Essentially since the release of the Galaxy S just four years ago in 2010, Samsung has grown into by far the biggest Android manufacturer in the world. HTC, Motorola, LG, and the like have all been lagging behind in sales, though not necessarily in the quality of their smartphones. Apparently, though, whatever HTC may lack in market share, it makes up for in swagger. (Much like T-Mobile and CEO John Legere.)
Just a few days ago, HTC finally announced their latest flagship, the One M8. With the Samsung Galaxy S5 coming out next month, there is little doubt that consumers will be comparing the two, and more often than not choosing one as the winner. Naturally, HTC must think that the One M8 is a great device, but one wouldn’t expect them to say that it is better than Samsung’s option in so few words.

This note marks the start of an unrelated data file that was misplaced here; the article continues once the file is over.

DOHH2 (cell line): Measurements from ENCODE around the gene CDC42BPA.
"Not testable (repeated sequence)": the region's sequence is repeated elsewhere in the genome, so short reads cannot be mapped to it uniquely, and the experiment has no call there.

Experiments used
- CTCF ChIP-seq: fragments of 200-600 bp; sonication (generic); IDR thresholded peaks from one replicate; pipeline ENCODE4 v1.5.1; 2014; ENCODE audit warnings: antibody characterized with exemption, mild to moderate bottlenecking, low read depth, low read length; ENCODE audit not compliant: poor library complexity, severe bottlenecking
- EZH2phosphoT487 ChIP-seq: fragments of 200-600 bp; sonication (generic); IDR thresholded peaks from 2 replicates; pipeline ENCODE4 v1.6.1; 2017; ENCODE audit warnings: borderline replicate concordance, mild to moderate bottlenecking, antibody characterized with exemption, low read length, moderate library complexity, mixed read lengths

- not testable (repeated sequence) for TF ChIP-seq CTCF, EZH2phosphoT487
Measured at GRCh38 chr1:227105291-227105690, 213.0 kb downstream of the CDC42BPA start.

Yet, that is exactly what HTC America President Jason Mackenzie (who we’ve heard from before) did, and more, after HTC’s One M8 event. Mackenzie began by saying that HTC is a company that “invests in our customers and delivers a beautifully designed product that you can feel proud of,” something that is evident from their device’s usually premium build quality and feel. There is also a light dig at Samsung, as Mackenzie says that “Samsung is a company that’s focused on investing in advertising,” implying that the company is popular for that reason and not the quality of their devices.
However, this isn’t even the real stinger. Mackenzie also directly called the Galaxy S5 a “product built out of cheap plastic,” echoing many user’s critiques of Samsung’s hardware decisions. In contrast, he said that HTC targets customers who “want the best” instead of plastic.
Clearly, then, HTC is quite confident in the One M8’s superiority, and it is quite fun to see such a high-level official taking some shots at the opposition. It will be interesting to see which smartphone is actually better, something we won’t know until the Galaxy S5 hits the market. Even so, I already suspect that Mackenzie is right about the S5’s build quality, but we will have to wait for sales numbers to see what the consumers think.[Business Insider]